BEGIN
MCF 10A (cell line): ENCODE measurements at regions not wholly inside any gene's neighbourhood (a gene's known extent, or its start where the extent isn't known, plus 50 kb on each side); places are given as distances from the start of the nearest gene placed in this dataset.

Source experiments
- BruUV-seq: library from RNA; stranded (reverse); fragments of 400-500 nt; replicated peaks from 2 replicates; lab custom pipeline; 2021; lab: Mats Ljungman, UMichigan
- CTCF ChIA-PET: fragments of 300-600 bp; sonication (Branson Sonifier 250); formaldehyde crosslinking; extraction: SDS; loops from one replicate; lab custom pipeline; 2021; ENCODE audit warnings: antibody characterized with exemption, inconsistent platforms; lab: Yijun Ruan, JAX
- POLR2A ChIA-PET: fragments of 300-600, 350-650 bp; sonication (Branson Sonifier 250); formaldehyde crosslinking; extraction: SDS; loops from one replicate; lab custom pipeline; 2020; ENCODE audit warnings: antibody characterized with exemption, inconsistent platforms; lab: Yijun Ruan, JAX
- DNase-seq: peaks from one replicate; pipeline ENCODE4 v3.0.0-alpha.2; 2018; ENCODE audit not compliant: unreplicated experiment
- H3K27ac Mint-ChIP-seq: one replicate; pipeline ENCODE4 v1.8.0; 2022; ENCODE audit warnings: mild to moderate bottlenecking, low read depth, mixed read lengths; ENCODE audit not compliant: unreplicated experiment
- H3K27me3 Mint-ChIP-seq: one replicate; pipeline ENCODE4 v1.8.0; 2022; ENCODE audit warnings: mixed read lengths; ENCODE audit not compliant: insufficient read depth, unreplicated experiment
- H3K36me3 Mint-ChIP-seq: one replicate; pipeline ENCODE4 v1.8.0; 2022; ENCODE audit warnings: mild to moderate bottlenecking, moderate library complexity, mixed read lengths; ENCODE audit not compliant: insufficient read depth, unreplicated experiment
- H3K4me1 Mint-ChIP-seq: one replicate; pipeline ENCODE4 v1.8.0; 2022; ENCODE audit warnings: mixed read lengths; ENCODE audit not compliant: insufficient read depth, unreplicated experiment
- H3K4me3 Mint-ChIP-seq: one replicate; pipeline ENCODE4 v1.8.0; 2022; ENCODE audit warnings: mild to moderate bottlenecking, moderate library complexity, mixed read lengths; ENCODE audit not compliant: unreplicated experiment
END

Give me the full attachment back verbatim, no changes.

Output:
MCF 10A (cell line): ENCODE measurements at regions not wholly inside any gene's neighbourhood (a gene's known extent, or its start where the extent isn't known, plus 50 kb on each side); places are given as distances from the start of the nearest gene placed in this dataset.

Source experiments
- BruUV-seq: library from RNA; stranded (reverse); fragments of 400-500 nt; replicated peaks from 2 replicates; lab custom pipeline; 2021; lab: Mats Ljungman, UMichigan
- CTCF ChIA-PET: fragments of 300-600 bp; sonication (Branson Sonifier 250); formaldehyde crosslinking; extraction: SDS; loops from one replicate; lab custom pipeline; 2021; ENCODE audit warnings: antibody characterized with exemption, inconsistent platforms; lab: Yijun Ruan, JAX
- POLR2A ChIA-PET: fragments of 300-600, 350-650 bp; sonication (Branson Sonifier 250); formaldehyde crosslinking; extraction: SDS; loops from one replicate; lab custom pipeline; 2020; ENCODE audit warnings: antibody characterized with exemption, inconsistent platforms; lab: Yijun Ruan, JAX
- DNase-seq: peaks from one replicate; pipeline ENCODE4 v3.0.0-alpha.2; 2018; ENCODE audit not compliant: unreplicated experiment
- H3K27ac Mint-ChIP-seq: one replicate; pipeline ENCODE4 v1.8.0; 2022; ENCODE audit warnings: mild to moderate bottlenecking, low read depth, mixed read lengths; ENCODE audit not compliant: unreplicated experiment
- H3K27me3 Mint-ChIP-seq: one replicate; pipeline ENCODE4 v1.8.0; 2022; ENCODE audit warnings: mixed read lengths; ENCODE audit not compliant: insufficient read depth, unreplicated experiment
- H3K36me3 Mint-ChIP-seq: one replicate; pipeline ENCODE4 v1.8.0; 2022; ENCODE audit warnings: mild to moderate bottlenecking, moderate library complexity, mixed read lengths; ENCODE audit not compliant: insufficient read depth, unreplicated experiment
- H3K4me1 Mint-ChIP-seq: one replicate; pipeline ENCODE4 v1.8.0; 2022; ENCODE audit warnings: mixed read lengths; ENCODE audit not compliant: insufficient read depth, unreplicated experiment
- H3K4me3 Mint-ChIP-seq: one replicate; pipeline ENCODE4 v1.8.0; 2022; ENCODE audit warnings: mild to moderate bottlenecking, moderate library complexity, mixed read lengths; ENCODE audit not compliant: unreplicated experiment